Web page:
What is HPTRM?

HPTRM stands for High-Performance Turn Reinforcement Mat and is considered hardened shoreline. It is a thick, anchored poly matting that is secured to slopes, river edges, lake banks, and other areas where water meets land. It is used underneath sod, but in areas of extreme erosion with constant water flow, wave-action, or an unavoidably steep slope (greater than 4:1).

Why do we hate it so much?

Study after study shows that it just doesn’t work. Here are some pictures taken by civil engineers exposing its faults (see attached). The typical lake, pond, canal, or river shoreline here in SW Florida does not endure heavy waveaction (constant, violent pounding by wakes or waves) or heavy current, ergo, the use of HPTRM in these situations leads to a solution that is way over-engineered, over-priced, and overly complicated.

What is a good alternative?

Rip rap, #57, shell.

What is geotube?

Geotube is a system in which woven fabric tubes are filled with lake-bottom sediment or organic matter and laid on top of each other along a shoreline to help stabilize the bank.

Why do we hate it so much?

  • Contrary to popular belief, sod does not cover up geotubes because the fill dirt underneath the sod simply washes out from under it, leaving the sod to die a slow, gruesome death. (see pictures)
  • We have seen some companies fill their geotubes with pine straw – an organic filler that biodegrades in a few years or less and leaves flat, ineffective tubes behind. The entire lakeshore must be redone.
  • Other erosion control companies also fill the geotubes with lake-bottom sediment, allow it to dry, and then slice the tubes open to leave behind the sediment. This restores the banks back to their original state, right? Wrong! The loose sediment simply washes back down into the bottom of the lake after a little rain.

“I don’t like using those [geotubes] because if the cover atop of either of those bank solutions wears or dies off – then the fabric becomes exposed and when the water level drops – they are unsightly in my opinion… That is why I prefer the more natural and less costly/invasive approach of re-grading/compacted crushed shell and robust littoral plantings for bank restoration and stabilization.”
– Richard B., Professional Engineer in Fort Myers, FL

Geotube failure on a small lake in Fort Myers after only a few years.  Will cost this community hundreds of thousands to repair and redo..should have hired us to do it right the first time! Our hardened shoreline erosion control systems come with a Lifetime Warranty on workmanship.

What are Gabion baskets?

A cage, cylinder, or box filled with rocks, concrete, or sometimes sand and soil for use in civil engineering, road building, military applications, and landscaping.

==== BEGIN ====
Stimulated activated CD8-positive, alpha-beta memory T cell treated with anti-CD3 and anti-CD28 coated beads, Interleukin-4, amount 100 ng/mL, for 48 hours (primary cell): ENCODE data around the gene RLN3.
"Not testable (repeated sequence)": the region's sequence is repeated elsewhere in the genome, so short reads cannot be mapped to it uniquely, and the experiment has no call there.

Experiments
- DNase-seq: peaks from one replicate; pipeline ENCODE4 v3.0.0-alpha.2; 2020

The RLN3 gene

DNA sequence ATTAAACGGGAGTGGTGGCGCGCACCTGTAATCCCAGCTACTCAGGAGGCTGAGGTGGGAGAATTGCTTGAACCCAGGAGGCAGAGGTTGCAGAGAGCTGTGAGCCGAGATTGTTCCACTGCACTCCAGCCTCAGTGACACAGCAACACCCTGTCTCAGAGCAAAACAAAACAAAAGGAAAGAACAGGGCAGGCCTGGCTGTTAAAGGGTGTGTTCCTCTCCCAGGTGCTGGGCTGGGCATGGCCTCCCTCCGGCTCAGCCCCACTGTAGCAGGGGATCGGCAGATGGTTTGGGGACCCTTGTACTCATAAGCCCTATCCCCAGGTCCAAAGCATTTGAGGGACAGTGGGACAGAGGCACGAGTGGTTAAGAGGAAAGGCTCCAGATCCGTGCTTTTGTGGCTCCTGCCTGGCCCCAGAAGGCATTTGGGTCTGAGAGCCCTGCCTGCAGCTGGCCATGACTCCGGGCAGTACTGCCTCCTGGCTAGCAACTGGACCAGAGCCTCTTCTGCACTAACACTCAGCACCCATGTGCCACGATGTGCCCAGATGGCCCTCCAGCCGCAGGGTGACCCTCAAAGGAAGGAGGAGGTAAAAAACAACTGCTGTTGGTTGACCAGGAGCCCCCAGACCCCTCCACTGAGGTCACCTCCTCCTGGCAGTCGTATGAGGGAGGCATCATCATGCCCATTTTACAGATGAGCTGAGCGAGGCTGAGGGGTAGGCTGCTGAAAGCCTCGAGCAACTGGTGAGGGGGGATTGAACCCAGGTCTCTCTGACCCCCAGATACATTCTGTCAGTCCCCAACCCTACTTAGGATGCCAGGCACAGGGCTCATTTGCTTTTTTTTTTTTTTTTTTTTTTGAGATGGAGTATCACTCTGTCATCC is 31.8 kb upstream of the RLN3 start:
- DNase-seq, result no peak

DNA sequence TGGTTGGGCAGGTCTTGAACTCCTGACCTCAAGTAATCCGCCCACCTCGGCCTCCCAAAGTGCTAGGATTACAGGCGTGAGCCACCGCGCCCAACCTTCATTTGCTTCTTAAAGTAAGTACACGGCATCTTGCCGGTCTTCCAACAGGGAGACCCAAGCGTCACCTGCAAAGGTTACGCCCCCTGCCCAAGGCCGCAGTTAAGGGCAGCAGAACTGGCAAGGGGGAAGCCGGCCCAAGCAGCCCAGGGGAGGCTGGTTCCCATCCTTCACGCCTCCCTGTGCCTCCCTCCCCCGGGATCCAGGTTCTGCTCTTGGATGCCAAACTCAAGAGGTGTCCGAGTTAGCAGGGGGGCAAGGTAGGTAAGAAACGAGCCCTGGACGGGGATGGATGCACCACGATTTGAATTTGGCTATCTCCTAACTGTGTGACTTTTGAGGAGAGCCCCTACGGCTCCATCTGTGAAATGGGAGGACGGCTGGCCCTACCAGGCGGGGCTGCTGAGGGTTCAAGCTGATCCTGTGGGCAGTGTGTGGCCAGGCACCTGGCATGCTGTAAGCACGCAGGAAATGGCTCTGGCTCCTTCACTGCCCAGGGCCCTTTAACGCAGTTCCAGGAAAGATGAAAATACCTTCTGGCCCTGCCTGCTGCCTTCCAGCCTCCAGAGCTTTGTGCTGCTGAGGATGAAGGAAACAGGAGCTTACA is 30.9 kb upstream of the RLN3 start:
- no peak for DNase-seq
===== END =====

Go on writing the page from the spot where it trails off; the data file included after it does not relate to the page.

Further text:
Why do we hate it so much?

  • Expensive
  • Cage can break, rust, or fail
  • Provides nesting areas for rats and rodents

What is fill dirt and how is it used in erosion control?

Fill dirt is simply earth that is mined from the ground here in Florida and it is placed inside of washouts, crevices, holes, and drop-offs along lake and pond banks to restore the bank to its original slope. It can be used in areas above the control water level or for small cavities in the shoreline, but not as a complete fix for the entire shoreline.

Why do we hate it so much?

Fill dirt is ineffective when used by itself because it has nothing to hold it in (see pictures). Even when compacted, Florida fill does not stay in place and thus must be used as a component of a more elaborate erosion control system such as our Seabreeze proprietary erosion control system.

What is geotextile and how is it used in erosion control?

Geotextile is a fabric that is often used in landscape applications to prevent weeds or to hold back dirt and allow water to percolate through. It comes in different thicknesses and colors.

Why do we hate it so much?

For shoreline erosion control it doesn’t really do anything. You can’t leave it exposed because its ugly and the UV rays from the sun degrade it over time. You can’t put fill dirt and sod over it because the fill dirt washes away, eventually killing the sod and exposing the mat. You can’t use it underneath heavy aggregates and stones because it has a very low tensile strength and simply tears and fails under the weight. We use a different matting and application that is much more effective. Contact us for details.

“Byron has viewed installation of the TRM’s and [in] that case caused some soil loss below the TRM and created a void that if you were walking along the bank – its an ankle breaker. Not that one size fist all though -some cases due to drainage might require a different approach for armoring certain sections of the lake banks.”
– Richard B., Professional Engineer in Fort Myers, FL